In 1982, New Windsor celebrated it 125th anniversary. A Quasquintennial pageant was held the night before the fair opened, and a historical parade opened each rodeo performance. The Association’s logo, the “NWR” inside an oval, was first used in 1985, and in 1987, the current fair book cover featuring a cowboy with sunglasses reflecting a bucking horse and the “NWR” logo first appeared. With running becoming popular with more and more people, the New Windsor Rodeo Run was added to the fair’s events in 1988.

In 1990 the Local Horse Show on Friday afternoon was changed to a Youth Horse Show for 4-H members interested in horsemanship and showing horses. Team Roping was permanently added as a rodeo event in 1991. The New Windsor Fair Auxiliary sponsored the first Princess Contest in 1992, and the Flea Market was added to the fair in 1993.

The top rodeo specialty acts in the country appeared at the New Windsor Rodeo during the 1990’s. The One Armed Bandit, The Gatney Family Trick Riders, Bob Johnson’s Overland Stage Coach, and the Thornton Family have all appeared in the arena, some on multiple occasions. And local musical talents Missy Vail, Eileen Randall, and Dave Schatteman have performed prior to the rodeo.

The changes and improvements continued during the past fifteen years. New grandstands and buildings have been erected. New events have been added to the rodeo, including Cowgirl’s Breakaway Roping and a second Bull Riding has been added to the rodeo performances. Some of the best specialty acts in the rodeo business, including Dusti Craine and Blake Goode have performed during the rodeo.

Some things have changed over the years. Most of the directors and committee members who were responsible for the 25th New Windsor Fair, Rodeo and Horse Show in 1964 are now gone, and many of those remaining are retired. Many who helped make the 50th New Windsor Rodeo a success in 1989 are still around, some retired, but many are still active in the Association in some manner.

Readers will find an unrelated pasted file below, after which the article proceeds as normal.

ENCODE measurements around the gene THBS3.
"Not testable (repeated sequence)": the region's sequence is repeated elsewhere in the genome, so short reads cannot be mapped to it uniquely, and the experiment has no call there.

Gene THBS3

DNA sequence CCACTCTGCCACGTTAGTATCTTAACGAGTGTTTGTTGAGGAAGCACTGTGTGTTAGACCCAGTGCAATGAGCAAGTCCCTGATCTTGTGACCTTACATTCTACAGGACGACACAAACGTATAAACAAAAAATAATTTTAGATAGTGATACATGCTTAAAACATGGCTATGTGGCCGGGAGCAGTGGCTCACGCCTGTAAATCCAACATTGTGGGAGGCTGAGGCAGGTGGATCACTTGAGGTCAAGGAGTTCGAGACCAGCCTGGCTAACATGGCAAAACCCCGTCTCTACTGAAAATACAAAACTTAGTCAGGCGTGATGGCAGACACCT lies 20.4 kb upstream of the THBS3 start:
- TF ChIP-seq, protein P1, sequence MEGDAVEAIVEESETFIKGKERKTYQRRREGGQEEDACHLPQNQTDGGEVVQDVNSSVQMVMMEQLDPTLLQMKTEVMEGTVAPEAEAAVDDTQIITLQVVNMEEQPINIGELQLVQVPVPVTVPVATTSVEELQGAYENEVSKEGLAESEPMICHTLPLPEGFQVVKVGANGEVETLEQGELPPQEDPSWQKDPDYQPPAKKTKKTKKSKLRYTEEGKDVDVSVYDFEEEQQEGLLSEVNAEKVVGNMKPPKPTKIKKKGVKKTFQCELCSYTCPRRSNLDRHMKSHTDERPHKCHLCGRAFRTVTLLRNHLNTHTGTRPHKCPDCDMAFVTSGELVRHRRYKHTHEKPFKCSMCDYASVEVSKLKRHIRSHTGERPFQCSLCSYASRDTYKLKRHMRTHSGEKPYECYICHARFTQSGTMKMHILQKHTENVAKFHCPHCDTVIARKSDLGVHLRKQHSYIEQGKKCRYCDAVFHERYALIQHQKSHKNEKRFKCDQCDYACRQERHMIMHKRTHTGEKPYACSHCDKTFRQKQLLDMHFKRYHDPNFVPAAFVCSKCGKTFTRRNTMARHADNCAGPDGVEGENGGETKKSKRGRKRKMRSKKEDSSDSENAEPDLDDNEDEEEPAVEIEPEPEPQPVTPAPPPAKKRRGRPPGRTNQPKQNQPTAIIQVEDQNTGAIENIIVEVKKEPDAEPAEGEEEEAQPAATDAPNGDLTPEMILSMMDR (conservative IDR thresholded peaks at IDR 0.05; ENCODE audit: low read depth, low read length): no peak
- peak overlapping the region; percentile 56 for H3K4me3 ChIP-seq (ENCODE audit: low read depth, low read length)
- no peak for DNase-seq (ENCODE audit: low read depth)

In their place, as new generations of directors and committee members are added to the Association, they continue the traditions that were started in 1935. Some continue a family tradition of involvement that goes back to the beginnings of the event. Others step forward to help in any manner they can.

Some things have remained the same. The Lutheran and Presbyterian Church stands still serve the best food you will find at any fairgrounds. The Edwards River Antique Tractors are on display every years, and there is bingo in the Legion building. The New Windsor Drill Team performs at every rodeo performance. Some of its members the third generation in their family to be part of this tradition. And Thursday’s Parade gets bigger and bigger and bigger.

Through seventy-five years of changes, some things have remained constant. The horse shows, agriculture exhibits, domestic arts and hobbies, and parade have been a part of every New Windsor Fair since 1935.

The original Directors had a motto that was published inside the front cover of the Premium Books for three decades:

“With your help, we can make this year’s event the best ever”.

That motto is still true today.